Every facade is unique and has its own special requirements in terms of safety, because each building shell must be cared for, serviced and, where necessary, repaired. In order to avoid the illusion of safety, a sustainable safety concept is therefore absolutely essential.
On many modern facade types, rope access technology can be a suitable solution. This is a flexible access process in which the user moves horizontally, diagonally, or vertically along the facade on ropes.
In this blog, we would like to introduce to you 5 facade types where we have already gained experience in the past and were able to apply fall protection using rope access technology.
1. Glass facade
In practice, to provide natural illumination for a building flooded with light, glass facades are frequently used. The unobtrusive design of the attachment for such a facade creates the impression of a level glass surface. Climatic conditions, energy input/loss, ventilation, sound insulation - these are financial and environmental criteria which play a role in the decision for or against a glass facade.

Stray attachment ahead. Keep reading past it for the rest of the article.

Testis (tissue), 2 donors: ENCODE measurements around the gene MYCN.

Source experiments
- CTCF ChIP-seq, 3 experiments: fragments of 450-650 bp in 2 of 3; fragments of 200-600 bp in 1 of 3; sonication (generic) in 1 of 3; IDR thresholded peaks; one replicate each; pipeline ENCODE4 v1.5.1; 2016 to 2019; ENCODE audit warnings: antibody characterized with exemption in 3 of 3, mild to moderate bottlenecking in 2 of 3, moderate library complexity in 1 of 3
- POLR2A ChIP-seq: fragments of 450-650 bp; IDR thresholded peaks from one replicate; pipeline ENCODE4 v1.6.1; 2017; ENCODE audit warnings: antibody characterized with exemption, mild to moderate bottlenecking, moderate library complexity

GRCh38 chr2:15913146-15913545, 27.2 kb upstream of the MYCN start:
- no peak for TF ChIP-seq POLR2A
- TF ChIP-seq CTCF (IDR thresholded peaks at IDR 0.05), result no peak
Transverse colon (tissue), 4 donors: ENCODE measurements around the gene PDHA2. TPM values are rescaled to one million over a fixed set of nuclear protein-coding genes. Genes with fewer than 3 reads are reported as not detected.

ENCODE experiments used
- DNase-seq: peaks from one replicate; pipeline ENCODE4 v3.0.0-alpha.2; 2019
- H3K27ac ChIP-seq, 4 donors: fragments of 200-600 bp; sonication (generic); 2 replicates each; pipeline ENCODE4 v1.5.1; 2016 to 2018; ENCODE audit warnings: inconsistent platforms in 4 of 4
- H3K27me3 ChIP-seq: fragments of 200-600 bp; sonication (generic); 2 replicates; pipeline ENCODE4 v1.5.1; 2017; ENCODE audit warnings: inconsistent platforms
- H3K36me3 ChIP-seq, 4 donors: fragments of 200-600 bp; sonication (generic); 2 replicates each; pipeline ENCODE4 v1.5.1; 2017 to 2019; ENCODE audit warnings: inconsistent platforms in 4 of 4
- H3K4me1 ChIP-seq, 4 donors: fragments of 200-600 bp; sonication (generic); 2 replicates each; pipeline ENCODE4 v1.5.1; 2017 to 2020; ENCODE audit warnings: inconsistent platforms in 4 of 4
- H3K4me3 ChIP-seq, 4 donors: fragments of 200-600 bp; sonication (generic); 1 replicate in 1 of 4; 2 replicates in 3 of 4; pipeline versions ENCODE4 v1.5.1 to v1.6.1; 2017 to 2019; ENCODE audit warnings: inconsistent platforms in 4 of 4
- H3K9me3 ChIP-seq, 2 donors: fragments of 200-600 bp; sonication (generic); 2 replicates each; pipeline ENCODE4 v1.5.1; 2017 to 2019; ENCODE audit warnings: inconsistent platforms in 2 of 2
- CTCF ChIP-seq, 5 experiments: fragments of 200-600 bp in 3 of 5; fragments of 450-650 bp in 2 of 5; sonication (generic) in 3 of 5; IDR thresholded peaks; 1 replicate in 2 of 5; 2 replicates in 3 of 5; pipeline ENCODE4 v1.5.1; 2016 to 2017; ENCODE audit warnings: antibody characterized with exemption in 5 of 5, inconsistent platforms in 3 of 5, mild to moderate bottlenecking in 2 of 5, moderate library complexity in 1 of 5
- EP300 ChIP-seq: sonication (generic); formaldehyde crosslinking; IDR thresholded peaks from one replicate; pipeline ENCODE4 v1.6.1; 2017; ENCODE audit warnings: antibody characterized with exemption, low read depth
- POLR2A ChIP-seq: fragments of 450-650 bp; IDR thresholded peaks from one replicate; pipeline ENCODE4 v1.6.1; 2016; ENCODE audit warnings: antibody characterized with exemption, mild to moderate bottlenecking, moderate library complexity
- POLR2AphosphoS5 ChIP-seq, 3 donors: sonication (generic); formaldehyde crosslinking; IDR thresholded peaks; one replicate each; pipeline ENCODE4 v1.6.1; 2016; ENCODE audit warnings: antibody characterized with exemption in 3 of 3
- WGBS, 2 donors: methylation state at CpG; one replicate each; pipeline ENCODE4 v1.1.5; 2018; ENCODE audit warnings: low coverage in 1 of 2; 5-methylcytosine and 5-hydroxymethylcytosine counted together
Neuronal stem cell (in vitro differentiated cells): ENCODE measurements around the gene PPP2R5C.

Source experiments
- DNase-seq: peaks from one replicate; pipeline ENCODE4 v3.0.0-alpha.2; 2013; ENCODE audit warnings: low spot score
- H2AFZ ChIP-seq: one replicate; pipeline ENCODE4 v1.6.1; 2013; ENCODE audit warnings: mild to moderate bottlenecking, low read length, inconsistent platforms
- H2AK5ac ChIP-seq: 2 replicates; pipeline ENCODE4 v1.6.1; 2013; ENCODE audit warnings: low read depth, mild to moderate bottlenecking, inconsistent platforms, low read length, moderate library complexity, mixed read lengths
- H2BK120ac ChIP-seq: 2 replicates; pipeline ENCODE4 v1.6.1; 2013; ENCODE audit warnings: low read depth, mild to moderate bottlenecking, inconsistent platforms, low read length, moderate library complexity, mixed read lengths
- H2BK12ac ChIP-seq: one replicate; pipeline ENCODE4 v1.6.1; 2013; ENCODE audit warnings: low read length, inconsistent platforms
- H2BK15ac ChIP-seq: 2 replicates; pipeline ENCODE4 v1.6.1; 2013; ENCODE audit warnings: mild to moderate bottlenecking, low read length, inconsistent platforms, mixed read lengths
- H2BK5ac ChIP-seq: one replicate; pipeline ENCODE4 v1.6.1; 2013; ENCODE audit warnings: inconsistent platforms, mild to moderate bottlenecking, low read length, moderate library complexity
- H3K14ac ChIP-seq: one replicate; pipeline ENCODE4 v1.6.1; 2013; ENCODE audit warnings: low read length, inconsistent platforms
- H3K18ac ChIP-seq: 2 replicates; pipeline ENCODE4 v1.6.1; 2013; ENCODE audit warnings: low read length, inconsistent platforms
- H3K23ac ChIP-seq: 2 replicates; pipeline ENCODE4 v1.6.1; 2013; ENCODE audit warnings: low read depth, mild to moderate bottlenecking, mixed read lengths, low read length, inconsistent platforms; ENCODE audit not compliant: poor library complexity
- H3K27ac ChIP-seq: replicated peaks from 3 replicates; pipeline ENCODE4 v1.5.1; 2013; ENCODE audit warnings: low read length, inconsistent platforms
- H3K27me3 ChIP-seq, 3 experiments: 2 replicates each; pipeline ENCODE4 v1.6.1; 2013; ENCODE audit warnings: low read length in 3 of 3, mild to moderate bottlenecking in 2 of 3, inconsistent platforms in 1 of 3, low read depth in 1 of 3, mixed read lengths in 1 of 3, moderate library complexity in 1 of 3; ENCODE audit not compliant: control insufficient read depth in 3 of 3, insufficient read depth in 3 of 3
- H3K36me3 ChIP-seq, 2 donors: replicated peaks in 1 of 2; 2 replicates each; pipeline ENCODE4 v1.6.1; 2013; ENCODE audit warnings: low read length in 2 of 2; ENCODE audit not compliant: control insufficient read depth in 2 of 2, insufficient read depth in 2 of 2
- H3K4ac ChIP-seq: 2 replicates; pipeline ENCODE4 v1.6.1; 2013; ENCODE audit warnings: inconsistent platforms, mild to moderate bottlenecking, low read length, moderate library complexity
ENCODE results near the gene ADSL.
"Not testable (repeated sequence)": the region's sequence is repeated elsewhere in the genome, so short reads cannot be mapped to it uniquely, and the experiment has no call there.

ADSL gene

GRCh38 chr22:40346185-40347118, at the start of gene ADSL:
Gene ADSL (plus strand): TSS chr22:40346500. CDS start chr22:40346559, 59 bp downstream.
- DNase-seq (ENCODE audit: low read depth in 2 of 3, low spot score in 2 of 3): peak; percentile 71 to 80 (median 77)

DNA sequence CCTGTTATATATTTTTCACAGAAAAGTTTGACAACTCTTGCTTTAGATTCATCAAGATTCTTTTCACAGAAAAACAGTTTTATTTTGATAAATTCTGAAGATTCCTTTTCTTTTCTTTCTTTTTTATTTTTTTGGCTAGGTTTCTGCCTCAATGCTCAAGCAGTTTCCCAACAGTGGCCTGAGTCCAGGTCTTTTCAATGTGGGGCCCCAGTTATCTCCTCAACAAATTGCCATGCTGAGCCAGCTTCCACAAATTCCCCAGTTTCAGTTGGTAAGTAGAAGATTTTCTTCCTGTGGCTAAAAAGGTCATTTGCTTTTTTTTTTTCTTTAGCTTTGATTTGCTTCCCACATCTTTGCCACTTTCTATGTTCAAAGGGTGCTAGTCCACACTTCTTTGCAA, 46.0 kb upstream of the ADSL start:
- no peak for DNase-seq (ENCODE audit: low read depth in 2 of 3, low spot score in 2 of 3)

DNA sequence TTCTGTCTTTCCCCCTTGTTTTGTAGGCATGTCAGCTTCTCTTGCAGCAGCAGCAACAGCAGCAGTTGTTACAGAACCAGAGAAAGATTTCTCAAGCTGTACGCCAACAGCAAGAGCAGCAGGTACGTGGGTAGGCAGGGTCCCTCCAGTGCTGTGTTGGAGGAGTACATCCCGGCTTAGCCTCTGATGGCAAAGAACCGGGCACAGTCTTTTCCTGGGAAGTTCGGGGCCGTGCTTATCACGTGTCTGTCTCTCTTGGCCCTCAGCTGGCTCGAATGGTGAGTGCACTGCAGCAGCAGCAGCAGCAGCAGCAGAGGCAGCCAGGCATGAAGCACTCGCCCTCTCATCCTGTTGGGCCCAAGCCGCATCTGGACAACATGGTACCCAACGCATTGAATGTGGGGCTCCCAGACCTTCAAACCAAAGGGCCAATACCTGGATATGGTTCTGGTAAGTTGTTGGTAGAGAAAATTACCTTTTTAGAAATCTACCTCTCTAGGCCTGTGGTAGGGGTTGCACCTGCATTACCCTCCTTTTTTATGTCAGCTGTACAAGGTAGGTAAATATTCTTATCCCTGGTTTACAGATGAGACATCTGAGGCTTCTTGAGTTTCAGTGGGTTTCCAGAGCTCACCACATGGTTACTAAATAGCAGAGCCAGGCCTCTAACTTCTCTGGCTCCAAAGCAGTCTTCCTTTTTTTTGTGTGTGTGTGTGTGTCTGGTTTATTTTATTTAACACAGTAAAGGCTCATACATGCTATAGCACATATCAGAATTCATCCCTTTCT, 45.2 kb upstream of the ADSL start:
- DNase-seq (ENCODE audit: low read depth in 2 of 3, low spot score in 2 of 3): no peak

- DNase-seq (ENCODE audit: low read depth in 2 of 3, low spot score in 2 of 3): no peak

INNOTECH USE CASE: A glass facade was implemented at the University of Wuppertal. Its maintenance and cleaning is performed using rope access technology via a TAURUS rail system. If the user accesses a ladder, for example, to perform his activity, then without rope access technology, it is necessary to provide protection against a fall.
Tip from the experts:
The earlier that you plan for the safety system in the early project phases, then the more feasible it is to install invisible facade protection.
2. Dynamic facade & intelligent facade
Energy-optimised construction based on intelligent solutions is increasingly coming to the fore in modern facade design. This is how, for instance, intelligent facades (often known as dynamic facades in everyday parlance) can use their modules to create shade where the sun shines with the greatest intensity.